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(News report from Issue No. 268, published on Feb. 19 2016)


H&M bans Turkmen cotton

FEB. 16 2016 (The Conway Bulletin) – Swedish high street retailer H&M said that it has banned its suppliers since December from using cotton sourced from Turkmenistan in any of their products after allegations that the Turkmen authorities use child labour to pick the harvests. H&M, and other retailers, have previously banned suppliers from sourcing cotton from Uzbekistan for similar reasons. Campaigners accused IKEA of using cotton from Turkmenistan in its various products


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(News report from Issue No. 268, published on Feb. 19 2016)


Uzbek leader cuts cotton harvest

JAN. 18 2016 (The Conway Bulletin) – Uzbek President Islam Karimov said in a speech he wanted to switch some cotton fields to growing vegetables, perhaps a sign agricultural self-sufficiency has become a more important objective for Uzbekistan. Uzbekistan’s cotton harvest will fall to 3m tonnes by 2020 from its current 3.5m tonne crop.


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(News report from Issue No. 264, published on Jan. 22 2016)

Uzbekistan reduces child cotton pickers

NOV. 20 2015 (The Conway Bulletin) – A report by the UN’s International Labour Office (ILO) said the use of child labour to pick cotton in Uzbekistan has reduced although it hasn’t been totally eradicated.

The ILO’s findings are important because Uzbekistan has come under growing criticism for its use of children, medical staff and teachers for picking cotton. Cotton is one of Uzbekistan’s biggest exports, although many Western companies have stopped buying Uzbek cotton.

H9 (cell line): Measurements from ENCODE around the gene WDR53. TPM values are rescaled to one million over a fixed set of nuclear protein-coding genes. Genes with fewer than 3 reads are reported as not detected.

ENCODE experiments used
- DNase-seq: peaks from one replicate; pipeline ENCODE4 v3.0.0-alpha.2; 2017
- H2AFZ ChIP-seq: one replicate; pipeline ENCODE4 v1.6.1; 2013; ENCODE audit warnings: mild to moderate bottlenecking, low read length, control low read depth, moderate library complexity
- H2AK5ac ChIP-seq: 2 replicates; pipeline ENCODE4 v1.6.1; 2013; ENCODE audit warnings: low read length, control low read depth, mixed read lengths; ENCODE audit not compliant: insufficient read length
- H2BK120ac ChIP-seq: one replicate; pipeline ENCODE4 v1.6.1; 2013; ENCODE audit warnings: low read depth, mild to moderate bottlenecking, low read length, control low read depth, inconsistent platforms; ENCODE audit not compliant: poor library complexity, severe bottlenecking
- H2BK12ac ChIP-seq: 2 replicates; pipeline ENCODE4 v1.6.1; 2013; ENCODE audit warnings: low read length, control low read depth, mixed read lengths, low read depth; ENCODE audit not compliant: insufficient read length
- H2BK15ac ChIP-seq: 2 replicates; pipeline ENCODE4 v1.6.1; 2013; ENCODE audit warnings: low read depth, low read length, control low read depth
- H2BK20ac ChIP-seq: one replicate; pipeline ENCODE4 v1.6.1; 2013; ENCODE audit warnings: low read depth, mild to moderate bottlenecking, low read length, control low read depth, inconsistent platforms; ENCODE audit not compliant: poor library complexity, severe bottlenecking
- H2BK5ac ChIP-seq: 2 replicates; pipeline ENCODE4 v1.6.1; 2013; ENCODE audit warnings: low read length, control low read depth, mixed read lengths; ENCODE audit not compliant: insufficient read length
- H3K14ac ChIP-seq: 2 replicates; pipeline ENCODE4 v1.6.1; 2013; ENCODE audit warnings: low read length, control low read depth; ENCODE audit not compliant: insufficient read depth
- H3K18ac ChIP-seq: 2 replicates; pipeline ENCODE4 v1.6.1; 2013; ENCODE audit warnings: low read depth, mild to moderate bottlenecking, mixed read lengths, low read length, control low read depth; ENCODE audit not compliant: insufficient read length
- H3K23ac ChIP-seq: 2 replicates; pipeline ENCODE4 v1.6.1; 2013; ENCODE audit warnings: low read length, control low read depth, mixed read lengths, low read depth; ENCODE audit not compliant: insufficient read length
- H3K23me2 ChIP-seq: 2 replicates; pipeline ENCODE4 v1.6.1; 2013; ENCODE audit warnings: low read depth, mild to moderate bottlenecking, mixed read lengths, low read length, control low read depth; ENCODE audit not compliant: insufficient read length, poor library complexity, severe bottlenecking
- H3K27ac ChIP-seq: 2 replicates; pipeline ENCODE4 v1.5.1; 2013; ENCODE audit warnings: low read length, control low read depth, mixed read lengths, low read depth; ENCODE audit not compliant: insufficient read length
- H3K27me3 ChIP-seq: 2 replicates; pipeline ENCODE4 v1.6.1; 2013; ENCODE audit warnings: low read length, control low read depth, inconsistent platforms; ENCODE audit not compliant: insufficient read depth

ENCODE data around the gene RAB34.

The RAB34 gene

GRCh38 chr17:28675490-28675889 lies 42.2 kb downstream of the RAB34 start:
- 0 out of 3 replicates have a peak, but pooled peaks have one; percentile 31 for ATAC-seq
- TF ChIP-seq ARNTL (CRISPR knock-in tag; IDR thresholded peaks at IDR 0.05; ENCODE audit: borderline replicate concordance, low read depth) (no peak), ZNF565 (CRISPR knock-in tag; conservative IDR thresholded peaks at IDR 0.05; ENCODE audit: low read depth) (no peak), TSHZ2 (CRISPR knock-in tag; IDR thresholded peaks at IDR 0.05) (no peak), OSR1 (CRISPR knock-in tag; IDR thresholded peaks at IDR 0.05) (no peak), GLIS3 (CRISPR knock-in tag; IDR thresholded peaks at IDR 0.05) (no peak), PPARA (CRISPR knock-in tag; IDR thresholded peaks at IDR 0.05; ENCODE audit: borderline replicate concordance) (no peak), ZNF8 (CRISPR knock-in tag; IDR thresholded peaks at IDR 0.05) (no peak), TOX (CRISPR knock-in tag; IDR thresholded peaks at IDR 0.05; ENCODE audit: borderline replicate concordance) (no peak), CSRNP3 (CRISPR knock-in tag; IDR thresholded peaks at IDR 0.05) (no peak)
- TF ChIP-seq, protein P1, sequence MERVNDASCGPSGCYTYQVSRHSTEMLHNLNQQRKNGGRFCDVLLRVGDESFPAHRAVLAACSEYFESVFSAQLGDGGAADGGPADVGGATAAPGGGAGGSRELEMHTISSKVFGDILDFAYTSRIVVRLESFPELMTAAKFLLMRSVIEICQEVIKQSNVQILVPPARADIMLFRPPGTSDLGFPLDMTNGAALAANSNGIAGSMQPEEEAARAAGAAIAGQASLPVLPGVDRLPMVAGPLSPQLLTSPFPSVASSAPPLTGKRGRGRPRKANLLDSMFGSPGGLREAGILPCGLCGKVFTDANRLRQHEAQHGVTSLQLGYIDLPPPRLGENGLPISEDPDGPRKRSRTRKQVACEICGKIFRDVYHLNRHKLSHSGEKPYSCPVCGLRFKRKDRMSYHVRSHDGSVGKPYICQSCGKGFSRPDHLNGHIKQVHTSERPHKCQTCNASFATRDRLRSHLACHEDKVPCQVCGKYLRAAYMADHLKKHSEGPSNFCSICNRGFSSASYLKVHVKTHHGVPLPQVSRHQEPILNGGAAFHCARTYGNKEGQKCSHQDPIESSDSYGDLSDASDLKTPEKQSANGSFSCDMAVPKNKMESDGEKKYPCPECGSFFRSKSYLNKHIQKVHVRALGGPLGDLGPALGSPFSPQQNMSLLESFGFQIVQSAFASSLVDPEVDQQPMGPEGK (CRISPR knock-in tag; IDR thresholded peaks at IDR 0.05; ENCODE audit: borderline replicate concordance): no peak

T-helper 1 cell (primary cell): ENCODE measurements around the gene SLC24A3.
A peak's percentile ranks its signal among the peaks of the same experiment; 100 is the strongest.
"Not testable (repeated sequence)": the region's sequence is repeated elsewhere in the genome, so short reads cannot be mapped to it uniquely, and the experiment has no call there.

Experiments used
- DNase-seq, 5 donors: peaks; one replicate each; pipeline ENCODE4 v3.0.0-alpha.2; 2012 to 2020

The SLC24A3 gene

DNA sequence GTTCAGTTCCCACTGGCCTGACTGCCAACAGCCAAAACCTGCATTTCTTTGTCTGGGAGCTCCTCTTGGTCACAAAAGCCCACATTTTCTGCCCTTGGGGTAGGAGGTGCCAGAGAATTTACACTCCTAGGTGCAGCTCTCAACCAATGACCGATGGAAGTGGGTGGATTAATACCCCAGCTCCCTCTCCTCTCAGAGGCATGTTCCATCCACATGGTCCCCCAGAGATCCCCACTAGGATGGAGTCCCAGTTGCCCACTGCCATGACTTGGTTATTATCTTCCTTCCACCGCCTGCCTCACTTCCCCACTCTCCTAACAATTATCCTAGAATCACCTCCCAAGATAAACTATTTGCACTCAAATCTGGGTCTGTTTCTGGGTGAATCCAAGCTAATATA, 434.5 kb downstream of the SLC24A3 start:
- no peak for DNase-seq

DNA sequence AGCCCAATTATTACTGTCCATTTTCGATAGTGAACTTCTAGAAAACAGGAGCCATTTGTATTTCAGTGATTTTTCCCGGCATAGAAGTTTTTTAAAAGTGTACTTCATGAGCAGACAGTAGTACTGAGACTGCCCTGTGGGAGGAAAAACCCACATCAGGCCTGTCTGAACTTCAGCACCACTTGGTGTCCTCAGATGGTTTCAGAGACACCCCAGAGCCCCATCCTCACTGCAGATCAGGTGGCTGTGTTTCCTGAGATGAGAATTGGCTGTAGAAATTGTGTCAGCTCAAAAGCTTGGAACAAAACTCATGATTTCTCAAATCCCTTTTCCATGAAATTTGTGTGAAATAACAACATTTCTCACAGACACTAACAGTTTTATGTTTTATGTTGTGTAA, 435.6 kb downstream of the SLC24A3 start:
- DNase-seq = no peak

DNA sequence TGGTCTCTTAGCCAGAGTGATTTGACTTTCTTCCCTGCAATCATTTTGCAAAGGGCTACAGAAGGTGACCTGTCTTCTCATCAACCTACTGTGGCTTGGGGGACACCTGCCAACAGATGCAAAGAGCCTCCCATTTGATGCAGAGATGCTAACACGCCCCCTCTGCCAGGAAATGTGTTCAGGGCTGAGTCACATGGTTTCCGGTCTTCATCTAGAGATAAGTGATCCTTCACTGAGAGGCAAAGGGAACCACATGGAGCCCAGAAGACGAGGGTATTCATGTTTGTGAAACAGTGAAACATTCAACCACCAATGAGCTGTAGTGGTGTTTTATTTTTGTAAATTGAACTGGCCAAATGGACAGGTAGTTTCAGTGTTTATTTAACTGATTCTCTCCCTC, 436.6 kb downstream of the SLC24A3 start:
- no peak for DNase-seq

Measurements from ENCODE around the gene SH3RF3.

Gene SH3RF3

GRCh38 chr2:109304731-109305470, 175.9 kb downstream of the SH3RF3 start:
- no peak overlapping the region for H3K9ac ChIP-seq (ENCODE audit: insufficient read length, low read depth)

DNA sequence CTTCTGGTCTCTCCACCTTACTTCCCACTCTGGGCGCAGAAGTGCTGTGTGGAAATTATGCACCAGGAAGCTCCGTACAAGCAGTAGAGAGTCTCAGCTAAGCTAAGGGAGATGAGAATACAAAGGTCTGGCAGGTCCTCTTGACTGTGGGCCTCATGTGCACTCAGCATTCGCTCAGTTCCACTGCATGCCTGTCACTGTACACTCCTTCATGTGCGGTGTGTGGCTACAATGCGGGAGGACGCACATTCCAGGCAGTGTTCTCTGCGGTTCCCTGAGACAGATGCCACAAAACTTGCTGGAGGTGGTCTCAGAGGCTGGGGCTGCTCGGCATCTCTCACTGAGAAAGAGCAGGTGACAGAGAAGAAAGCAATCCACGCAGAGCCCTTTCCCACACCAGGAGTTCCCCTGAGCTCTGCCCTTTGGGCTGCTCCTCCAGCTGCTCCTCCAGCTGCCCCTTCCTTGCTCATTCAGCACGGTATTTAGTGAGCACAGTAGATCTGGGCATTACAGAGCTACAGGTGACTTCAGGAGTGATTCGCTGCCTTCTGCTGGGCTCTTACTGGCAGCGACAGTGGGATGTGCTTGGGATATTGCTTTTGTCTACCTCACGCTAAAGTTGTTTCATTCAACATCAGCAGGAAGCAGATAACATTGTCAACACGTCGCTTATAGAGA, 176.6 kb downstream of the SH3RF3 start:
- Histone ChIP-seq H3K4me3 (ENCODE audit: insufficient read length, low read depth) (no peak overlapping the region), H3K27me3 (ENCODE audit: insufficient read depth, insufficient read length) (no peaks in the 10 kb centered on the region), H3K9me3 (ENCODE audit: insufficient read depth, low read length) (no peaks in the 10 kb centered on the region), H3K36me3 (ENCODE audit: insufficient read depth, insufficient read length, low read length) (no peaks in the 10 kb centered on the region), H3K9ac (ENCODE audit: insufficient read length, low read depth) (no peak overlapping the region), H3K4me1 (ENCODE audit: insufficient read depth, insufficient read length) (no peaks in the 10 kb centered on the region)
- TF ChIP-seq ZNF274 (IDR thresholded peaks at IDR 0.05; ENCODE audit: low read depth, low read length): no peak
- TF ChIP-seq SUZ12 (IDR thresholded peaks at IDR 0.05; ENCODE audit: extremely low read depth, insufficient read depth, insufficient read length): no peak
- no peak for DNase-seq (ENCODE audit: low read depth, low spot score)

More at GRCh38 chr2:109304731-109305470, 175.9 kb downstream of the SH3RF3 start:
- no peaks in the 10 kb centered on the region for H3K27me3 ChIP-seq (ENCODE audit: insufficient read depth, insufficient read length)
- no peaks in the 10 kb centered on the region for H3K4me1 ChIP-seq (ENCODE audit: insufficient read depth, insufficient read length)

“The use of children in the cotton harvest has become rare and sporadic,” the ILO said in its report. “Authorities have taken a range of measures to reduce the incidence of child labour and make it socially unacceptable.”

It said that a campaign to stop teachers and medics being used to pick cotton has been less successful.

Activists rank Uzbekistan as one of the worst countries in the world for upholding human rights.


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(News report from Issue No. 258, published on Nov. 27 2015)

Pakistan PM meets Uzbek President

NOV. 17 2015 (The Conway Bulletin) – Pakistani PM Nawaz Sharif met with Uzbek president Islam Karimov in Tashkent where the leaders signed deals that should deepen bilateral relations .

The trip was significant for Pakistan because it is looking to boost ties with Central Asia and important for Uzbekistan which needs allies to sell cotton to.

Cold-shouldered by the West, which avoids buying Uzbek cotton because of allegations it is picked using child labour, Uzbekistan has boosted relations with Pakistan as it buys Uzbek cotton for its garments industry.


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(News report from Issue No. 257, published on Nov. 20 2015)


Uzbekistan integrates cotton

OCT. 29 2015 (The Conway Bulletin) – Uzbekistan established a new state company for processing and export- ing cotton, one of its most important commodities. The main mission of Uzpakhtasanoatexport is to integrate the cotton sector.


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(News report from Issue No. 254, published on Oct. 30 2015)


Uzbekistan prepares cotton

SEPT. 3 2015 (The Conway Bulletin) – Uzbekistan is gearing up for its cotton harvest season by preparing the forced mobilisation of hundreds of students, teacher and medical staff, media reported. Cotton is a lucrative export for Uzbekistan. It has previously drawn international condemnation for using children to pick cotton.


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(News report from Issue No. 246, published on Sept. 4 2015)

Iran-Uzbekistan trade increases

JUNE 25 2015 (The Conway Bulletin) – Iran has agreed to boost the amount of cotton and fertiliser from Uzbekistan that it transports along its railway, media reported. Transit routes through Iran, Central Asian states gain access to ports on the Persian Gulf.


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(News report from Issue No. 237, published on June 25 2015)